Javascript is cool cause it's a first-class citizen (really primary) of web and web is accessible like everywhere and thus it's a great and flexible tool. It's pretty simple and when you add that to its inherent domain reach, you get a very large and active community of devs creating lots of packages and docs for you to use. Like any large and active community there's gonna be some good stuff and some maybe-not-so-good stuff (like I always try to prefer Mozilla Developer Network over W3schools but if W3schools is the only one that has it then fine) but this is almost totally a plus.

Javascript just isn't suuupppeeerr fast though browsers have done a great job making optimizations to make it run v fast. It also isn't that cross-platform. Like I'd say Javascript runs on the web, but wouldn't really say it runs on Windows, Mac, or Linux though you could certainly get it to.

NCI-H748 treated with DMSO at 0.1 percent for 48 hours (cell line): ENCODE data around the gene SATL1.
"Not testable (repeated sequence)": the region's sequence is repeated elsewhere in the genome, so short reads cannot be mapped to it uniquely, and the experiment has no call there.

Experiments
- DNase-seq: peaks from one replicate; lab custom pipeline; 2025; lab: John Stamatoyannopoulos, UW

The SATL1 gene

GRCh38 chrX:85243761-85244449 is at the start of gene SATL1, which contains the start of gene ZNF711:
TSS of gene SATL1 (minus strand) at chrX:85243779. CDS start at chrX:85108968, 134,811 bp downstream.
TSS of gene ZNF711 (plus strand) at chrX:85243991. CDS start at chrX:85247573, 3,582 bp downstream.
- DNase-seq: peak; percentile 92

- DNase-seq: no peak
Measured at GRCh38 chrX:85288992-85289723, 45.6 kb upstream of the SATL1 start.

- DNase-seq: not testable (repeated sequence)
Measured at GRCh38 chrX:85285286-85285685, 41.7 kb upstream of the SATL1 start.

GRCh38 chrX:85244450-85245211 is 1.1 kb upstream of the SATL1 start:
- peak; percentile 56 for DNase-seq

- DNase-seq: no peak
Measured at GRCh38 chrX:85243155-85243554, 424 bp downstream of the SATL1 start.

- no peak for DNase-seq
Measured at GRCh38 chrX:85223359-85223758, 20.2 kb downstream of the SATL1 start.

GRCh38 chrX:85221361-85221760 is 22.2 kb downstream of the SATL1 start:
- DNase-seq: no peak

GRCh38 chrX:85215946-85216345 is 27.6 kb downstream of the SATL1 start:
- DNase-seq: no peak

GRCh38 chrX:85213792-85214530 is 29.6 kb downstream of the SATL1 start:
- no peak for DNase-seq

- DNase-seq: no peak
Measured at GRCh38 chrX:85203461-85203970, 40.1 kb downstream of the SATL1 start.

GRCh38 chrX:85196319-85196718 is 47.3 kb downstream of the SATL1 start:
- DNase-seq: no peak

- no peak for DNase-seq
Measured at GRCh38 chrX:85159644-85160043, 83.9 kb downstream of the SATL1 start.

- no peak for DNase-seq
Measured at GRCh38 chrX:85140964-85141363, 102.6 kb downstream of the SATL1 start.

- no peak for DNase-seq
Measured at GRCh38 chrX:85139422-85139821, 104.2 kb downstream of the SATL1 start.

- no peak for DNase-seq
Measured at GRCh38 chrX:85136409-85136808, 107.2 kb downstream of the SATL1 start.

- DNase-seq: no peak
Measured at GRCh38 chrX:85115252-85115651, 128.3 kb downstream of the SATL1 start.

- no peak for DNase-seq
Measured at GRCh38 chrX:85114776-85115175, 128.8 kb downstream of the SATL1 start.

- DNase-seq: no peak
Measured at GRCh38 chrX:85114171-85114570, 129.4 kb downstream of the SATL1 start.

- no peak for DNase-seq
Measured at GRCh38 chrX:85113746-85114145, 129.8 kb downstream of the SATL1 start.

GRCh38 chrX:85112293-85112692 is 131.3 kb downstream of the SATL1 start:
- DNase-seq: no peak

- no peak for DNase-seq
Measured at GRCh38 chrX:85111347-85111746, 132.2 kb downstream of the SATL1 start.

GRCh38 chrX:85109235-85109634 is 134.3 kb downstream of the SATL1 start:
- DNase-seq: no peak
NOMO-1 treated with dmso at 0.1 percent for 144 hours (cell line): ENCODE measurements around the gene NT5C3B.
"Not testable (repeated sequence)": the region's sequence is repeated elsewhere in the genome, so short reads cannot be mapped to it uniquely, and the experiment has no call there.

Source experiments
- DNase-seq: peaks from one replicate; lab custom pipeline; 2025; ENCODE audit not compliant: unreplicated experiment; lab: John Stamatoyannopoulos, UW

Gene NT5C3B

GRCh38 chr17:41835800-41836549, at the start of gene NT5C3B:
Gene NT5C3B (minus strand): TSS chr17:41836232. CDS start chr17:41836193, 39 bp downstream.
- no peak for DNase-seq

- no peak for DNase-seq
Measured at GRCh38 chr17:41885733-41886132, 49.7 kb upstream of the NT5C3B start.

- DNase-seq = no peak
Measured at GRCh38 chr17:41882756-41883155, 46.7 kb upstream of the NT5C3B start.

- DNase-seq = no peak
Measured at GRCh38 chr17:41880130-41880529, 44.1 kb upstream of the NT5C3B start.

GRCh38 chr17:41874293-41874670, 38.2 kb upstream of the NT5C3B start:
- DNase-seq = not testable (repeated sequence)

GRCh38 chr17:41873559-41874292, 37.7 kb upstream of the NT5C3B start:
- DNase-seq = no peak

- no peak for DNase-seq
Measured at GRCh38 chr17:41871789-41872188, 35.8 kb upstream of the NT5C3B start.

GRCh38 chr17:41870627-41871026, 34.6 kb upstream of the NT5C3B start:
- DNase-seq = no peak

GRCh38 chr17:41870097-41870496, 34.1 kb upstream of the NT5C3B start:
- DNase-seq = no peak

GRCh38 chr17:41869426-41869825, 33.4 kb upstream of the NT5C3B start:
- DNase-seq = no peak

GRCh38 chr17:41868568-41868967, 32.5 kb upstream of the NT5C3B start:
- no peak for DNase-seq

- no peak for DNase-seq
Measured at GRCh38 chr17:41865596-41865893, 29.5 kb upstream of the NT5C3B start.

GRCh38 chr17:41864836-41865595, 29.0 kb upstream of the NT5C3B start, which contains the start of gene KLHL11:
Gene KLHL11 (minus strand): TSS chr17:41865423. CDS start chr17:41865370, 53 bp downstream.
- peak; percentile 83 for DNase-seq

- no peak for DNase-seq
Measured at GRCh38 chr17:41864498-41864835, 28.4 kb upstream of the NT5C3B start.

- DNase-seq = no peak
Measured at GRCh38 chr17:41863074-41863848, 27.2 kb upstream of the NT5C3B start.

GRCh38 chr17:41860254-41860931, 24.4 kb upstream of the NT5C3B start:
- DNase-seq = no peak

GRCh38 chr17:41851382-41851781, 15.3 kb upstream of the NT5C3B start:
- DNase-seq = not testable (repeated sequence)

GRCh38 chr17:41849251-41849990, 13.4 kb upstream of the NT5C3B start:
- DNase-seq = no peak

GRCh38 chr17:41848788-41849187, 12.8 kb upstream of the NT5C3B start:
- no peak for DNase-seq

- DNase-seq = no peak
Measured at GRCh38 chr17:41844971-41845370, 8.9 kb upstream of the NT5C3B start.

One thing that Javascript is super good at (partially due to the maturity of the web as a platform, the maturity of this particular usecase, and its near-total-coupling with HTML / CSS (though you could argue some frameworks like React get it away from this)) is UI creation, design, and interaction. So while I might not use Javascript to do my heavy application lifting, I probably would consider it for creating a frontend for that application lifting (even over system-native UI frameworks / libs, mostly due to low cross-platform capability #buildonceruneverywhere).

javascript pros

  • primary web citizen (for now) so it basically runs everywhere
  • huge, active community so lots of docs and libs
  • simple
  • v easy to get up-and-running (open in browser)
  • really great UI ecosystem

javascript cons

  • not really cross platform but kinda
  • not suuuppppeeeerr fast

javascript conclusion